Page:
Recursion Performance Question

Tim Golden mail at
Thu Jul 24 10:57:53 CEST 2008

B wrote:
> Now it works, but it runs quite slow (compared to the c++ app).  I 
> changed gwl from strait recursion to use a generator and that helped, 
> but it still takes 0.5-1.0 seconds to populate the tree.  What I'm 
> wondering is am I doing it in a really inefficient way, or is it just 
> python?

Well I did just enough to get your code to work and ran
it through timeit on my respectable but hardly bleeding-edge
desktop PC.

C:\temp>python -m timeit "import get_windows; ()"
100 loops, best of 3: 17.1 msec per loop

So it's not that slow. Full code is posted below; uncomment
the "print_tree" bit to see the results to confirm that it's
doing what you think. I did this really quickly so it's
possibly I've misunderstood what your code's up to.

I'm not saying there aren't other ways to do this, but
your code (at least inside my guessed-at wrapper) seems
to do an adequate job in a reasonable time.

import time
from win32gui import GetWindow, GetWindowText, GetDesktopWindow
from win32con import GW_CHILD, GW_HWNDNEXT

class Node (object):
  def __init__ (self, hwnd):
    self.hwnd = hwnd
    self.children = []
  def addChild (self, hwnd):
    self.children.append (Node (hwnd))

def gwl(node, hwnd):
    if hwnd:
        yield node, hwnd
        for nd, wnd in gwl(node.children[-1], GetWindow(hwnd, GW_CHILD)):
            yield nd, wnd
        for nd, wnd in gwl(node, GetWindow(hwnd, GW_HWNDNEXT)):
            yield nd, wnd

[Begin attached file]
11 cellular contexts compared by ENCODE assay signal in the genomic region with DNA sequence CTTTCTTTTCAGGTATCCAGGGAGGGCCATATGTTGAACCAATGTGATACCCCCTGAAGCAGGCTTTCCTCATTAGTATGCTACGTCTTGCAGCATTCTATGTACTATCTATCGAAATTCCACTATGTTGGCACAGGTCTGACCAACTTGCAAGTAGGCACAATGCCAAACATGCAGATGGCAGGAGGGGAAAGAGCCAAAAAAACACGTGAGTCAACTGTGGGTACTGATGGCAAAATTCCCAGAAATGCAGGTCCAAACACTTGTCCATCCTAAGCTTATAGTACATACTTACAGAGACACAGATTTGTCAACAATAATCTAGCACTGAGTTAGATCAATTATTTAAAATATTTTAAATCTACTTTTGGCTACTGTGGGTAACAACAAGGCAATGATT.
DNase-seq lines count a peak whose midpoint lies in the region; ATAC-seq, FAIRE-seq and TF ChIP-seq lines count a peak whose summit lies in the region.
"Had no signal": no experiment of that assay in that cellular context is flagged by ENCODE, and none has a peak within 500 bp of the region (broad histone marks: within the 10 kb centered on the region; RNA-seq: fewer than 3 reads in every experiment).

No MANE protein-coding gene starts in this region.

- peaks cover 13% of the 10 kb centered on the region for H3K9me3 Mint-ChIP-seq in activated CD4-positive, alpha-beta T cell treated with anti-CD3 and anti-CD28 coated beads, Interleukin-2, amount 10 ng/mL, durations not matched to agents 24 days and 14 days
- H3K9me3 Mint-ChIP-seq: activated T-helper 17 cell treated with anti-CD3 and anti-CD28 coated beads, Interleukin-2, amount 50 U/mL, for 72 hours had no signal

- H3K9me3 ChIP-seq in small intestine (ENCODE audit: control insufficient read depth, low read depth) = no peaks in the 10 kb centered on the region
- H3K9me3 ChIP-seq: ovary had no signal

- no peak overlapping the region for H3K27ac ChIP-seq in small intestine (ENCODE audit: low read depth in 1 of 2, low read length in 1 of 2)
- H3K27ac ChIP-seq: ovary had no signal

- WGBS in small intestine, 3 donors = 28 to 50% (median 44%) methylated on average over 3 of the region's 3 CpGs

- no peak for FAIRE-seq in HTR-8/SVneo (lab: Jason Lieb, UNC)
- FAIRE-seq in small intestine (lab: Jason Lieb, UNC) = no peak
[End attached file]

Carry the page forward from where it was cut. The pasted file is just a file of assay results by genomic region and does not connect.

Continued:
def generateTree(self):
    t = time.clock()
    if self is not None:
        self.children = []

        for nd, wnd in gwl(self, GetWindow(self.hwnd, GW_CHILD)):

def print_tree (root, level=0):
  print level * " ", GetWindowText (root.hwnd) or hex (root.hwnd)
  for child in root.children:
    print_tree (child, level + 1)

def run ():
  desktop = Node (GetDesktopWindow ())
  generateTree (desktop)
  #~ print_tree (desktop)


> The second problem is reseting the list.  In C++ I would use the STL 
> Vector's clear() method.  In python, I can't think of a good way to free 
>  all the nodes, so there is a large memory leak.

I'm not clear here what you're getting at. Memory handling in Python
is usually best left to Python unless you've got a very specific
case -- and they do crop up occasionally. Just to be clear on something:
Python does its own internal memory management, alloc-ing and free-ing
with a variety of policies broadly managed by an internal pool. You're
unlikely to see much memory released back to the system while Python's
running. But this isn't a memory leak as such. You don't need to (and,
in effect, can't) release the memory explicitly.

But I'd be surprised if you had enough windows open for this to be
even noticeable.


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